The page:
The expectations of nanoparticle (NP)-based targeted drug delivery systems in cancer, when compared with convectional therapeutic methods, are greater efficacy and reduced drug side effects due to specific cellular-level interactions. However, there are conficting literature reports on enhanced tumor accumulation of targeted NPs, which is essential for translating their applications as improved drug-delivery systems and contrast agents in cancer imaging. In this study, we characterized biodegradable NPs conjugated with an anti-CD20 antibody for in vivo imaging and drug delivery onto tumor cells. NPs’ binding specificity mediated by anti-CD20 antibody was evaluated on MEC1 cells and chronic lymphocytic leukemia patients’ cells. The whole-body distribution of untargeted NPs and anti-CD20 NPs were compared by time-domain optical imaging in a localized human/mouse model of B-cell malignancy. These studies provided evidence that NPs’ functionalization by an anti-CD20 antibody improves tumor pharmacoki-netic profiles in vivo after systemic administration and increases in vivo imaging of tumor mass compared to non-targeted NPs. Together, drug delivery and imaging probe represents a promising theranostics tool for targeting B-cell malignancies. © 2015 Capolla et al. Source

Agency: Department of Defense | Branch: Office for Chemical and Biological Defense | Program: SBIR | Phase: Phase I | Award Amount: 70.00K | Year: 2010

In general, many biological and chemical agents affect the lungs directly or indirectly, even if the respiratory system is not the primary target organ of a military or terrorist attack. Both in the case of military and civilian attacks the lung can be one of the first organs affected by a chemical or biological agent. LNK Chemsolutions (LNK) with expertise in nanoparticle formulations and the University of Illinois Chicago with expertise in Acute Lung Injury (ALI) molecular biology and treatment modality development have teamed up to develop novel oral and inhalation formulation of targeted nanoparticles (NPs) containing siRNA and/or miRNA to improve the treatment of ALI unobtainable with current delivery systems.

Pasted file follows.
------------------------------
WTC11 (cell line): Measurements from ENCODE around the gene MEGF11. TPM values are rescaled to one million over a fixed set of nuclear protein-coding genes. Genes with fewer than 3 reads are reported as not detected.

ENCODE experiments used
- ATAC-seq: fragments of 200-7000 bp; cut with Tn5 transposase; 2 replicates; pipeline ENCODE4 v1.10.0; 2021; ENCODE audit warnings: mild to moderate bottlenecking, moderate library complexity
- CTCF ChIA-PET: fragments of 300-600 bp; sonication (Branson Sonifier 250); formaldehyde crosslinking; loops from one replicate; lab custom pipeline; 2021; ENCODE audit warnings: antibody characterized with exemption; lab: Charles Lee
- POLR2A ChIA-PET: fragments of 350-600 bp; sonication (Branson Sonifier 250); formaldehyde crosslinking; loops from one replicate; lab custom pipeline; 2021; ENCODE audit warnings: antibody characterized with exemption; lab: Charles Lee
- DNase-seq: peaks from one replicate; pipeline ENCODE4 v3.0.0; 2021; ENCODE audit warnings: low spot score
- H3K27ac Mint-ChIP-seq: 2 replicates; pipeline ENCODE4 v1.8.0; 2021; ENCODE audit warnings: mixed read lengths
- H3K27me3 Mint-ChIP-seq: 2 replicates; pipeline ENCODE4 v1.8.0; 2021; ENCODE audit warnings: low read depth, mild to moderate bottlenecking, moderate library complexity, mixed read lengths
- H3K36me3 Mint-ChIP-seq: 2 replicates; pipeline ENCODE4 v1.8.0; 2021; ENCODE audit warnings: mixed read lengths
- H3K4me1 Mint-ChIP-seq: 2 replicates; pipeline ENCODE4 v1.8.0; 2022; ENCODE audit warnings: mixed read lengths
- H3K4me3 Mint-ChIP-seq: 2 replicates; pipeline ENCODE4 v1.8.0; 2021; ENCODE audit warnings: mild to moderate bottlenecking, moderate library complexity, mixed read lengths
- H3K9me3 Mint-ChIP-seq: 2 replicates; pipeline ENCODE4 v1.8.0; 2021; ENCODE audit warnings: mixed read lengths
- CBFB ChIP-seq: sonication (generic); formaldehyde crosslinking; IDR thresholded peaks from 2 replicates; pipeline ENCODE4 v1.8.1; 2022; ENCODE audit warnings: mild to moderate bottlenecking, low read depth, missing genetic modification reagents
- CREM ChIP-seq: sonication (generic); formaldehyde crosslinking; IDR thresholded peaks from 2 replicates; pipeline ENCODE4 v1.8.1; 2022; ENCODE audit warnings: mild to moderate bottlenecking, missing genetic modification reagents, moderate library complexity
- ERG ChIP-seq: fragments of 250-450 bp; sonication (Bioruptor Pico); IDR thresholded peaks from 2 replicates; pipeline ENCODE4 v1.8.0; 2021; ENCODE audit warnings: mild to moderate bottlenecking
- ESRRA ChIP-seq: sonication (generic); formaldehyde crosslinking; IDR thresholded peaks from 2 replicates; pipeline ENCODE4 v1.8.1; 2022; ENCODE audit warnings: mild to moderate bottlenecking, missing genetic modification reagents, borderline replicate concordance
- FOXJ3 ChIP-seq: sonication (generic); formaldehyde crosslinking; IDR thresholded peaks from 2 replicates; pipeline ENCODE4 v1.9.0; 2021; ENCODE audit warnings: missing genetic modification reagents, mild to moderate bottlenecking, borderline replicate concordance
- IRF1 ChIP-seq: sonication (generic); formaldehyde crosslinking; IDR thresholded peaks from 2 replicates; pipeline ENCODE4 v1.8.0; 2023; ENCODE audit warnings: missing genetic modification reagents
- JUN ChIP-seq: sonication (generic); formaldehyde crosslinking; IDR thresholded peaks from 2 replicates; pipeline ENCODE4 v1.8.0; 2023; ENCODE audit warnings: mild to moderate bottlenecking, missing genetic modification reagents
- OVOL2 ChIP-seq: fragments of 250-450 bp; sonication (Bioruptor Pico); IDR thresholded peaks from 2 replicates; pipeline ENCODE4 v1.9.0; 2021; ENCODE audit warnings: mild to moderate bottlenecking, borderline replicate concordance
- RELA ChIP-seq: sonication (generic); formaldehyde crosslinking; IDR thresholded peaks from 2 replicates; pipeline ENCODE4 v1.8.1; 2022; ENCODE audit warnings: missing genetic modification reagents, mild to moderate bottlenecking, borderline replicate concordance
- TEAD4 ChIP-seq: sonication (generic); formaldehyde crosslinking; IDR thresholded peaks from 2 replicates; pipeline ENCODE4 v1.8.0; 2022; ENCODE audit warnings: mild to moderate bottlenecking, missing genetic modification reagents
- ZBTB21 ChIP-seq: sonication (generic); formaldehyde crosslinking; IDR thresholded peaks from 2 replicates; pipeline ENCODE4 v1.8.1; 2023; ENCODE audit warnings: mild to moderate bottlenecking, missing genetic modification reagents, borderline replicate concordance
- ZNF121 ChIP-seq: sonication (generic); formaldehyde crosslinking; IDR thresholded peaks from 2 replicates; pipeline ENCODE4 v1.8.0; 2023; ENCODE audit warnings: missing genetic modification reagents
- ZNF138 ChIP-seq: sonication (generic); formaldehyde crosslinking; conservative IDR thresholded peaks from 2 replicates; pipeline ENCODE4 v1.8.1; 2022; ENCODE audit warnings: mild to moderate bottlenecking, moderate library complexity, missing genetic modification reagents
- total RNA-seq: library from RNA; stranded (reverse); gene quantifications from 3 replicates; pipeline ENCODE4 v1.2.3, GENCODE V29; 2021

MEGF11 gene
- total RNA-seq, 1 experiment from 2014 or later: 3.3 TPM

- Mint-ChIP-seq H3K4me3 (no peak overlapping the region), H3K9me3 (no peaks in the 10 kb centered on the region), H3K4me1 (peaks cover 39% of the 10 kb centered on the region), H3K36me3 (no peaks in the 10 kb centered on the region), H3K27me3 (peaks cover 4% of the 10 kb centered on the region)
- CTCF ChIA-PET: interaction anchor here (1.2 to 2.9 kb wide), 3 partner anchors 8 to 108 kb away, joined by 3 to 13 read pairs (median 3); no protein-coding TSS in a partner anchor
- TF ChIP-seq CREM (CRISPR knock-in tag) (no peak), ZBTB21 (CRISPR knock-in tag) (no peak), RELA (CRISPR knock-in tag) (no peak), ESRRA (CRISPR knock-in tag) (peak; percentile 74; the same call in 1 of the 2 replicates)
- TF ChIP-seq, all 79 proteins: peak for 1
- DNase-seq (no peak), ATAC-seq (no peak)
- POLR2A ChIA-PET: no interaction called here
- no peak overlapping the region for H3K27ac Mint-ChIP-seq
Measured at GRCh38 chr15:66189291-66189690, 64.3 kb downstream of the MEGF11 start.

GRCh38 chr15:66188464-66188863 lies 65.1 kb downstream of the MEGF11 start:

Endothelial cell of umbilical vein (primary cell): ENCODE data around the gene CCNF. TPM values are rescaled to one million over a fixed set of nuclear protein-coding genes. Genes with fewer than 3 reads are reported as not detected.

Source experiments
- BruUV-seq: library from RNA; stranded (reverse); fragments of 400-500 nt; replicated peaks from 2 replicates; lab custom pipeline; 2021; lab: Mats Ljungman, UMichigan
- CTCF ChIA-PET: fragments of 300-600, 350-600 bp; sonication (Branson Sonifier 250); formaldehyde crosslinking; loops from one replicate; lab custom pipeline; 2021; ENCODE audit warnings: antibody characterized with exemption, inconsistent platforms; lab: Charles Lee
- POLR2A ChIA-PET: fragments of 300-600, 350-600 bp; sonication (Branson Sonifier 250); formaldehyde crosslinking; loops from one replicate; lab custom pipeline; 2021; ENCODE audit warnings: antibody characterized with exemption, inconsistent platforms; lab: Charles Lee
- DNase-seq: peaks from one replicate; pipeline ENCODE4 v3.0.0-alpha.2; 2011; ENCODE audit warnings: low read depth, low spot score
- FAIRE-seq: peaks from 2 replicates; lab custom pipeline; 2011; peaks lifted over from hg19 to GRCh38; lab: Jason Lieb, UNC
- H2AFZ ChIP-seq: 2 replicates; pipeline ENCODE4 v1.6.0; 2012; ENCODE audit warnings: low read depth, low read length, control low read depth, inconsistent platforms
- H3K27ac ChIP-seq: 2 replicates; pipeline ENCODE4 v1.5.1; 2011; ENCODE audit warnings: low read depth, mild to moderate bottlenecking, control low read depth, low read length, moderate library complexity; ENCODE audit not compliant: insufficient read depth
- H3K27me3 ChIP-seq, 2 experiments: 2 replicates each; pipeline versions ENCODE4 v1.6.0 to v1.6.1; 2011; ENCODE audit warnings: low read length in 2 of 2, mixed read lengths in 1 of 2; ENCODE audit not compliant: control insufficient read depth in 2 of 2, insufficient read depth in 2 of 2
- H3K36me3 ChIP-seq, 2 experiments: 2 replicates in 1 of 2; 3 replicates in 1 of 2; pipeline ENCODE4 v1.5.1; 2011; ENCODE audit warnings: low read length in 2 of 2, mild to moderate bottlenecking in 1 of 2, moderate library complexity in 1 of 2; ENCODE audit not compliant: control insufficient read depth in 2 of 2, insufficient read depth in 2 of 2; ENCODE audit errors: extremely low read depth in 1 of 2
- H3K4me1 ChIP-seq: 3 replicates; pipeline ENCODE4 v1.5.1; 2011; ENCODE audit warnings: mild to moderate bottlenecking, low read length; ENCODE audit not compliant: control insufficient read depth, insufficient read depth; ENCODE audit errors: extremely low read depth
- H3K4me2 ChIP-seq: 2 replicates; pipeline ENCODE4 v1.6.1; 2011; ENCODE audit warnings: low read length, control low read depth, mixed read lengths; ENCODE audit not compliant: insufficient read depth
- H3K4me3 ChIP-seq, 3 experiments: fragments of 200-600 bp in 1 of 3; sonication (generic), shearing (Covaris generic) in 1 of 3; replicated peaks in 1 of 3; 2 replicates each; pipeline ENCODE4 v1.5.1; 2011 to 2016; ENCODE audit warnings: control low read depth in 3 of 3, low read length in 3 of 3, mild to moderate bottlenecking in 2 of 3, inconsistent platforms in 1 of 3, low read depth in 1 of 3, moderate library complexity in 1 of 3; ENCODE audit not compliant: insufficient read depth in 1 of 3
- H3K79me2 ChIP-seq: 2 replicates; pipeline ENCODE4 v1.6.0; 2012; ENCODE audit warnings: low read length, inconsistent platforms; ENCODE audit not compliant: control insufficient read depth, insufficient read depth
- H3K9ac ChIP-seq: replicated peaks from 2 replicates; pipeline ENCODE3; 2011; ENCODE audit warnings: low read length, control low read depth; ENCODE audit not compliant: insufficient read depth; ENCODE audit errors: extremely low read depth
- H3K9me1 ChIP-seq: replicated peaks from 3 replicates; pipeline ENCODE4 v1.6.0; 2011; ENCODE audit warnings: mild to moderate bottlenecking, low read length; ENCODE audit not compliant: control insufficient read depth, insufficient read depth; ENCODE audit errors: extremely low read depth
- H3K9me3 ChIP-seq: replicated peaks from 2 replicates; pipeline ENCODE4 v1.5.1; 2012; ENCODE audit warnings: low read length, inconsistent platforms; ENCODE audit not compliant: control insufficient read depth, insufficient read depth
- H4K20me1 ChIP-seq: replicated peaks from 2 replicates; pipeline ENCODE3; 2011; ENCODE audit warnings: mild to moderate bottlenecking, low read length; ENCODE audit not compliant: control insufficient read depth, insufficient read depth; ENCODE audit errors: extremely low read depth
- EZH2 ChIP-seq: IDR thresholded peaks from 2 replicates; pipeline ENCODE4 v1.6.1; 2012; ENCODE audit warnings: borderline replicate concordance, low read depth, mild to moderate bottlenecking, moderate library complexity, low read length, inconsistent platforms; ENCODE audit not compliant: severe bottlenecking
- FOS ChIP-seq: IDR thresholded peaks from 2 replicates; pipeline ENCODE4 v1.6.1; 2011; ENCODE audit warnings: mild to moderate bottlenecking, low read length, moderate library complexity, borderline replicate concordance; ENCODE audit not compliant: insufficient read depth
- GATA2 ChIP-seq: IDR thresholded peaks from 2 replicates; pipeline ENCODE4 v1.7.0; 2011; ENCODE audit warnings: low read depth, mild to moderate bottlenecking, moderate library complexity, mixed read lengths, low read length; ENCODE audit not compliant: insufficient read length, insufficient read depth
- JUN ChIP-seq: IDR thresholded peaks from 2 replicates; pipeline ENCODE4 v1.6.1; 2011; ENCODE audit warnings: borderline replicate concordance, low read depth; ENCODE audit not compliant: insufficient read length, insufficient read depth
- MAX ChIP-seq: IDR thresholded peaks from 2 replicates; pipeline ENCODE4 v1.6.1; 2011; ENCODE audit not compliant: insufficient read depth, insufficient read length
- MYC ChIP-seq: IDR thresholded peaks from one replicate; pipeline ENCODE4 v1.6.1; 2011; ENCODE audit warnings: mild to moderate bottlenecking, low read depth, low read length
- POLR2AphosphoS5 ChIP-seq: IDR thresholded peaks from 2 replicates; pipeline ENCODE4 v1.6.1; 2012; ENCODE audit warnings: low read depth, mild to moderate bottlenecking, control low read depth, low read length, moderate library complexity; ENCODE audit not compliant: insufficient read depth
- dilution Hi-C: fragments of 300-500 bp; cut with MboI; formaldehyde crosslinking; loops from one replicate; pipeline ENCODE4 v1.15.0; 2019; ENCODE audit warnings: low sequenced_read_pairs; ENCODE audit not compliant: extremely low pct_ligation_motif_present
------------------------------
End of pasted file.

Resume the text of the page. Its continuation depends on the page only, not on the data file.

LNK Chemsolutions, LLC | Date: 2012-03-08

A method of manufacturing a sturdy and pliable fibrous hemostatic dressing by making fibers that maximally expose surface area per unit weight of active ingredients as a means for aiding in the clot forming process and as a means of minimizing waste of active ingredients. The method uses a rotating object to spin off a liquid biocompatible fiber precursor, which is added at its center. Fibers formed then deposit on a collector located at a distance from the rotating object creating a fiber layer on the collector. An electrical potential difference is maintained between the rotating disk and the collector. Then, a liquid procoagulation species is introduced at the center of the rotating disk such that it spins off the rotating disk and coats the fibers.

Discover hidden collaborations